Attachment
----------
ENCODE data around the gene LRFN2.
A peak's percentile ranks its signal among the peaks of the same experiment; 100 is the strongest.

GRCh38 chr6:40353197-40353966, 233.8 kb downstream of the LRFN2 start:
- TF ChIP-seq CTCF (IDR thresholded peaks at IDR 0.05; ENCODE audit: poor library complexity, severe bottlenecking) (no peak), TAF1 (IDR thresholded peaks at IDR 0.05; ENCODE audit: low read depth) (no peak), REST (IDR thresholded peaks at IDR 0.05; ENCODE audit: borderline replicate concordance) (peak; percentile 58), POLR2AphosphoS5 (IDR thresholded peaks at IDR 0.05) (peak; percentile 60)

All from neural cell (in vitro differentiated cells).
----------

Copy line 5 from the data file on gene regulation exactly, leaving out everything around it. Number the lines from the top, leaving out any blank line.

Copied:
All from neural cell (in vitro differentiated cells).